Tuesday, September 11, 2007

Jews' Roman 'escape route' found

Last Updated: Monday, 10 September 2007, 11:34 GMT 12:34 UK

Jews' Roman 'escape route' found
Israeli archaeologists in a drainage channel discovered next to Jerusalem's Old City
Archaeologists think the tunnel leads to the Kidron River
Archaeologists in Jerusalem say they have found an underground drainage channel that was used by Jews to escape from the Romans in 70 AD.

The channel was buried under the rubble of the Second Temple, which was destroyed by Roman conquerors in the Siege of Jerusalem.

Scores of people are thought to have sheltered and lived in the tunnel until they were able to flee the city.

Several parts of the tunnel have been preserved intact.


The tunnel is believed to have been Jerusalem's main drainage channel at the time of the Roman conquest, stretching beneath the city and eventually reaching the Dead Sea, the Israel Antiquities Authority said in a statement.


"The channel... is covered with heavy stone slabs that are actually the paving stones of the street.

"In some places the channel reaches a height of about three metres and is one metre wide, so that it is possible to walk in it comfortably," the statement said.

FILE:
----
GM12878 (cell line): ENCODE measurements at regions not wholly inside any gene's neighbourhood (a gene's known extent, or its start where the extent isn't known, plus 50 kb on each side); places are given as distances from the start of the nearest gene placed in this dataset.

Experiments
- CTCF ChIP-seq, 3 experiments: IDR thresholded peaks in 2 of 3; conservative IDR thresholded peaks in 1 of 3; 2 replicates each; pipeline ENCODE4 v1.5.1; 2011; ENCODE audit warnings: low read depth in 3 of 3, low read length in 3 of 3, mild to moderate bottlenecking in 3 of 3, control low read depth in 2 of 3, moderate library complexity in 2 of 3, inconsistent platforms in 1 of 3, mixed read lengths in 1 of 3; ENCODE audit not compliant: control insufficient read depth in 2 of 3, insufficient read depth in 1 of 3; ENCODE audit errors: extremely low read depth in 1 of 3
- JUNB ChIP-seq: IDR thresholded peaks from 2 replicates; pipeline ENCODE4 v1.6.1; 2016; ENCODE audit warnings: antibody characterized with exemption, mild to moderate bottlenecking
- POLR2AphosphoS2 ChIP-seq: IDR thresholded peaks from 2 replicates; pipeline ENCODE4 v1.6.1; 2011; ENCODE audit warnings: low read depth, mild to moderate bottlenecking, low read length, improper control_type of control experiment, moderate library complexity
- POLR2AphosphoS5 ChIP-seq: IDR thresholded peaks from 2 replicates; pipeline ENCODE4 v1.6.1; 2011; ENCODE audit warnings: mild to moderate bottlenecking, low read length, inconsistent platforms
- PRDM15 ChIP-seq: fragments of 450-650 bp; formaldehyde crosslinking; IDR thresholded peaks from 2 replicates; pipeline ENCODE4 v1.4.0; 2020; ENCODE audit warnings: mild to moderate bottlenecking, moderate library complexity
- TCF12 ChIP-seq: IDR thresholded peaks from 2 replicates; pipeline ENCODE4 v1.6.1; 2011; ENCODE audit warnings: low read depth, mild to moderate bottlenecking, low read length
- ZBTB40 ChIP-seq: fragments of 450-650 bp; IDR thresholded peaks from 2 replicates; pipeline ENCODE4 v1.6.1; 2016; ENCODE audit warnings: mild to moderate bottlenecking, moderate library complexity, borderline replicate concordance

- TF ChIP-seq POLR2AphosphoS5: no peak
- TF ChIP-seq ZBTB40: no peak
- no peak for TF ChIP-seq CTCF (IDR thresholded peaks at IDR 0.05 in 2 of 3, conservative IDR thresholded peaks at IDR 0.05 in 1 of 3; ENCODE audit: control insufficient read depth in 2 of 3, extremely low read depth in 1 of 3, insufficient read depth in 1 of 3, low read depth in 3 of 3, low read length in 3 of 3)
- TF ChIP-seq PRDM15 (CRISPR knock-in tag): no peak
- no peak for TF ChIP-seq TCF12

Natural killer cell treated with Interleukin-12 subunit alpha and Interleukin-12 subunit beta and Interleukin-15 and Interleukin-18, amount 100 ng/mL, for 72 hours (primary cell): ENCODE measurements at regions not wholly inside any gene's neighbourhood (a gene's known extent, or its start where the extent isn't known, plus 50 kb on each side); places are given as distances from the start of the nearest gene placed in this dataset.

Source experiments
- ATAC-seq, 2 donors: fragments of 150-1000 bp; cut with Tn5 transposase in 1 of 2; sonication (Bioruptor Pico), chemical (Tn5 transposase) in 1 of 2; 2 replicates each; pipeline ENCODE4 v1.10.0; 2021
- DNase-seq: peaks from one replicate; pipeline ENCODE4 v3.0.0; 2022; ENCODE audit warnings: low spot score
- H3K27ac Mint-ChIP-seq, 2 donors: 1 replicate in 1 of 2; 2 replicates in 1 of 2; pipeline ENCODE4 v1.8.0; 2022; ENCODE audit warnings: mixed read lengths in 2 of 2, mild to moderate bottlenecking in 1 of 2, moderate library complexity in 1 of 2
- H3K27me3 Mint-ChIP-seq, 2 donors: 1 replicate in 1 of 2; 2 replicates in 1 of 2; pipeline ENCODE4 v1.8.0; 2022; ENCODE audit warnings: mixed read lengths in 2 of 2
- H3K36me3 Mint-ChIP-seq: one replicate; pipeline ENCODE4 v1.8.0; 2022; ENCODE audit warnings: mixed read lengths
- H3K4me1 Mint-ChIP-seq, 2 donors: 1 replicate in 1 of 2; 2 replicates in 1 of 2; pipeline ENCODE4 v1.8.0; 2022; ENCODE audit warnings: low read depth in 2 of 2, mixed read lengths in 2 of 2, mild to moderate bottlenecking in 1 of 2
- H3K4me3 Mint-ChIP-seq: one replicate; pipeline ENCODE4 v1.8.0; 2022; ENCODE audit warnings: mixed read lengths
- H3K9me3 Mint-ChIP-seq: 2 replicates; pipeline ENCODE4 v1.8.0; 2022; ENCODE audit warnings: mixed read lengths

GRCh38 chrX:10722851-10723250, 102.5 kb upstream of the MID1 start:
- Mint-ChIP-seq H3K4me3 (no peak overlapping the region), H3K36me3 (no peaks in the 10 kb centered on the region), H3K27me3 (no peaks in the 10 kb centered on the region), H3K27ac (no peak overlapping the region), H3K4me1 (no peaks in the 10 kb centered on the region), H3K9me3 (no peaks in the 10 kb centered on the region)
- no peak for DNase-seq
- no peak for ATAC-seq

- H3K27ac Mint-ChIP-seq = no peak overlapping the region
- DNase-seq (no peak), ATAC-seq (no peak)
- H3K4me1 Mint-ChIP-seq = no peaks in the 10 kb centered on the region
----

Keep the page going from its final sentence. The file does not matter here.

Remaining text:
Eli Shukron of the Antiquities Authority said: "It was a place where people hid and fled to from burning, destroyed Jerusalem."

Mr Shukron said excavators looking for Jerusalem's main road from the time of the Second Temple happened to find a small drainage channel. That led them to the larger tunnel beneath the road.

Pottery shards and coins from the end of the Second Temple period were also discovered inside the tunnel.

About 100 metres of tunnel has been excavated so far, stretching north from the Shiloah Pool at the Old City's southern end to about 10 metres west of the Western Wall (the so-called Wailing Wall), which is all that is left of the Second Temple.

Archaeologists think the tunnel leads to the Kidron River, which empties into the Dead Sea.

The destruction of the Second Temple is still mourned annually on the Jewish fast Tisha B'Av.

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